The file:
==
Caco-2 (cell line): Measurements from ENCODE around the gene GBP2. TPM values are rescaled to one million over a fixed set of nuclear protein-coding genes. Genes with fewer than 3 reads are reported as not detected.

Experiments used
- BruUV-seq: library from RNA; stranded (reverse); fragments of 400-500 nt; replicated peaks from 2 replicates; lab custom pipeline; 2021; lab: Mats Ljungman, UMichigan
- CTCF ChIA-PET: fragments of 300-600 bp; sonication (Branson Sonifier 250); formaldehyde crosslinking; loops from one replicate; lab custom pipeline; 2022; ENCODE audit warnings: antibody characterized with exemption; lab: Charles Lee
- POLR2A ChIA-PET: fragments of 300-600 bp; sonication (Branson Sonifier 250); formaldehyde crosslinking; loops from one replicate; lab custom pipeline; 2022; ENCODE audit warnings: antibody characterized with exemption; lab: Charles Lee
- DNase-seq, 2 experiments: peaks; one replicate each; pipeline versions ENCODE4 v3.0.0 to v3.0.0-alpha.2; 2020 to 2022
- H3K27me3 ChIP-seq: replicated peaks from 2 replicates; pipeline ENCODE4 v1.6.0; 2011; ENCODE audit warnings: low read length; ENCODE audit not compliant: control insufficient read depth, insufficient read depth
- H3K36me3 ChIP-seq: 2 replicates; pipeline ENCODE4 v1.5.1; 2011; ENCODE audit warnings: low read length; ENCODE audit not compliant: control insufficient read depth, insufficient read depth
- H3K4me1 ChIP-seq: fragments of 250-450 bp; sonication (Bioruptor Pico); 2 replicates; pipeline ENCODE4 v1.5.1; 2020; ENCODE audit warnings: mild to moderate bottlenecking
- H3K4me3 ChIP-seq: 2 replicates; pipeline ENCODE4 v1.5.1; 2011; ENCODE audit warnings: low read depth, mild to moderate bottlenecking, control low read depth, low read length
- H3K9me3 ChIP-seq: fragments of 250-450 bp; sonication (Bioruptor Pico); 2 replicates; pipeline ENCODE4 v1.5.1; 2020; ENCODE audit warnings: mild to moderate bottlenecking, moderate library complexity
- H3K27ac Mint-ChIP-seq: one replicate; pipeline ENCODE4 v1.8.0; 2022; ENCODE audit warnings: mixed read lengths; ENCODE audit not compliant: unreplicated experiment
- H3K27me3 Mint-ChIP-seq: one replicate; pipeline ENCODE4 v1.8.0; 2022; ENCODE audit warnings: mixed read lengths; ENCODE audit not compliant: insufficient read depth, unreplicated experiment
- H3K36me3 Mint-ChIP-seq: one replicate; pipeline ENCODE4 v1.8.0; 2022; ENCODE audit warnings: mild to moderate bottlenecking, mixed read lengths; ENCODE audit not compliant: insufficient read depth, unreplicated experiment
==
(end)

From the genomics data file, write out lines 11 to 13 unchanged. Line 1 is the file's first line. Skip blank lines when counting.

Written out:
- H3K9me3 ChIP-seq: fragments of 250-450 bp; sonication (Bioruptor Pico); 2 replicates; pipeline ENCODE4 v1.5.1; 2020; ENCODE audit warnings: mild to moderate bottlenecking, moderate library complexity
- H3K27ac Mint-ChIP-seq: one replicate; pipeline ENCODE4 v1.8.0; 2022; ENCODE audit warnings: mixed read lengths; ENCODE audit not compliant: unreplicated experiment
- H3K27me3 Mint-ChIP-seq: one replicate; pipeline ENCODE4 v1.8.0; 2022; ENCODE audit warnings: mixed read lengths; ENCODE audit not compliant: insufficient read depth, unreplicated experiment